Needless to say, Shakespeare's portrait of an obsessive killer, driven
by an ambitious wife to usurp the kingship by means of bloody murder, can
find no supporting evidence in the earliest and most reliable historical
record of the MacBeth mac Findlaech who reigned as high-king of Scots in
the mid-eleventh century.
The bard portrays this noble Scottish king as an ambitious
megalomaniac steeped in blood, firstly through the hideous murder of 'good
king Duncan' - at the instigation of Lady MacBeth; secondly through the
murder of his friend Banquo (who is unknown to history); and lastly, when
evil has him firmly in its clutches, the murder of Lady MacDuff and her
MacBeth is seen as being almost in league with the malevolent forces
of the supernatural – a veritable agent of Satan!
Perhaps Shakespeare should be regarded as a victim of his own sources,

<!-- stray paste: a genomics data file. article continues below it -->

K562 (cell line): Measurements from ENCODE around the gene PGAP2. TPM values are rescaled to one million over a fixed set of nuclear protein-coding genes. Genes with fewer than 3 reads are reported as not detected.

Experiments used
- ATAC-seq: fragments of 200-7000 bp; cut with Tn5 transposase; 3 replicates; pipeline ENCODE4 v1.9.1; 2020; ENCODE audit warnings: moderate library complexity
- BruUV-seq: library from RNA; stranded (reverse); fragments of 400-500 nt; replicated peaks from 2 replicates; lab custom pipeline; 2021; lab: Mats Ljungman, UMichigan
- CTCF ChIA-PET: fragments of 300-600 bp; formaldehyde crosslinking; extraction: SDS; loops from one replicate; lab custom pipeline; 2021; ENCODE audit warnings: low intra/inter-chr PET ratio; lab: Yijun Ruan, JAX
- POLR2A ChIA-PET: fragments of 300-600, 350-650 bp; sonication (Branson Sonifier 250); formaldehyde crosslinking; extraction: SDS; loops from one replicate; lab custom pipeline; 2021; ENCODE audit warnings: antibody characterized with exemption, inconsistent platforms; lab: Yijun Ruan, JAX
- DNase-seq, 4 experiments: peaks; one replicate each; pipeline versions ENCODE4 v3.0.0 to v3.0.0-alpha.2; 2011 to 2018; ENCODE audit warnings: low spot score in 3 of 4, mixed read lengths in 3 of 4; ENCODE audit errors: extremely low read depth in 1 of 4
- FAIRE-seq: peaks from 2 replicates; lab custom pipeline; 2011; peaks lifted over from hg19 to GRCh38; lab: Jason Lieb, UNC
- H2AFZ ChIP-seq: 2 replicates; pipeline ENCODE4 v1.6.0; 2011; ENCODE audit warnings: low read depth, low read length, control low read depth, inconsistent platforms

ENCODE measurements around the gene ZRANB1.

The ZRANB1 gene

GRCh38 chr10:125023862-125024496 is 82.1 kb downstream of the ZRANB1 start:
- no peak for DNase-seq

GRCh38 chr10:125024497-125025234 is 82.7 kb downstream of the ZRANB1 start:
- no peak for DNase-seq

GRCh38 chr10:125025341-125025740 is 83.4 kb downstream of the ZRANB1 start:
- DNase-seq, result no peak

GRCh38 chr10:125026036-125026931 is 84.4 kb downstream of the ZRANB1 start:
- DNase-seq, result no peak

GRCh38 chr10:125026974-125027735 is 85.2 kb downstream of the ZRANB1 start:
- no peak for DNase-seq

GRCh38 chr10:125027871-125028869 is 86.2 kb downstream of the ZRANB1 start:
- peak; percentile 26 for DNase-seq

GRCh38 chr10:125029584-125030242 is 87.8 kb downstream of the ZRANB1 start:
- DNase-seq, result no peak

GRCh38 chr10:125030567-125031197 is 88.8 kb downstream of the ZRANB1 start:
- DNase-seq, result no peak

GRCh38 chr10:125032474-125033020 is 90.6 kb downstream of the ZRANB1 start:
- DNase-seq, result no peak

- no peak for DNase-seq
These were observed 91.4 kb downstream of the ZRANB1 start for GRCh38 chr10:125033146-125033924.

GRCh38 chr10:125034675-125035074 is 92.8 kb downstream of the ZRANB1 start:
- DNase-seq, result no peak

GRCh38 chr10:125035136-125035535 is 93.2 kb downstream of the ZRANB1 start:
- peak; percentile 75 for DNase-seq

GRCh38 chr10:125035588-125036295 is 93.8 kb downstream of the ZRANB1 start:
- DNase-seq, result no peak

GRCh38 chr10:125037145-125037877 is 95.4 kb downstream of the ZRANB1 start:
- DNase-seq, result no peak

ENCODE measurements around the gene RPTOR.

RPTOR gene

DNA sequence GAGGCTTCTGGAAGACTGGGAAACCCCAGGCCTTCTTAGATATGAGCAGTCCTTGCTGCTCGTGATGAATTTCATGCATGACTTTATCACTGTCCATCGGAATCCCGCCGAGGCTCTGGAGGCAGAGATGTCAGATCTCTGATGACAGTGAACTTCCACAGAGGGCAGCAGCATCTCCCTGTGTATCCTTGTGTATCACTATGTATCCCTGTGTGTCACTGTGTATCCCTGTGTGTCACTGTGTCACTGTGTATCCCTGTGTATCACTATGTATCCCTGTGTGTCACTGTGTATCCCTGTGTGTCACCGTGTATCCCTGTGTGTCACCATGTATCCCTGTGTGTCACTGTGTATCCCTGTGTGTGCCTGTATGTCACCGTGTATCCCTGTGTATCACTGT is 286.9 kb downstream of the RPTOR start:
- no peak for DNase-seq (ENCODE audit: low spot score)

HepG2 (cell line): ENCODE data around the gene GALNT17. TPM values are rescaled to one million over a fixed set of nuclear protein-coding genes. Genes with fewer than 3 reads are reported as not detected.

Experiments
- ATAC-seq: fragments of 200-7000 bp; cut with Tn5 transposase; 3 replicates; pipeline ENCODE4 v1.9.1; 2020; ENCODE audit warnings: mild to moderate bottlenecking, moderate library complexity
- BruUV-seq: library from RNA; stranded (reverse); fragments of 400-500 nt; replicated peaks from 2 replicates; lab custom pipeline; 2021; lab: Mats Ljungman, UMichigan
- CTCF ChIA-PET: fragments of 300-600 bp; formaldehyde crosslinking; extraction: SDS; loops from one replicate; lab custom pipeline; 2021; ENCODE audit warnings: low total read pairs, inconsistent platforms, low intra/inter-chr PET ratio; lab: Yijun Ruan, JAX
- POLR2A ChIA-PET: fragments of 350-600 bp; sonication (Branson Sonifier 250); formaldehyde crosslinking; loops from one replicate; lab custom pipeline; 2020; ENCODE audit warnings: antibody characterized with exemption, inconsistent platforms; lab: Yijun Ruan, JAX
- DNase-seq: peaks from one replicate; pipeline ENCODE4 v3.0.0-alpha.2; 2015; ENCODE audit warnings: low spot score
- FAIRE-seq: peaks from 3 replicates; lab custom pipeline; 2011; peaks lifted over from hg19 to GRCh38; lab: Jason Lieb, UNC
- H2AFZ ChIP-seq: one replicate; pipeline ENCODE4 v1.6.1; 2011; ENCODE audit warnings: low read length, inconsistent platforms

as he based much of his 'Scottish Play' (1606) on the chronicles of
Raphael Holinshed (1580s). Holinshed in turn based his work on John
Bellenden's prose rendition (1536) of the works of Hector Boece (1527). A
tortuous route indeed!
Boece (Boethius) was an historian whose works are regarded by today's
scholars as notoriously unreliable and largely fictional – the Scottish
equivalent of Geoffrey of Monmouth perhaps?
Shakespeare may therefore be acquitted of inventing the libel on a
Scottish king. With hindsight he is certainly guilty of unwittingly
There were other culprits who could be brought to book – such as John
of Fordun and Andrew of Wyntoun, the latter being responsible for the
introduction of the supernatural element and the accusations of murder.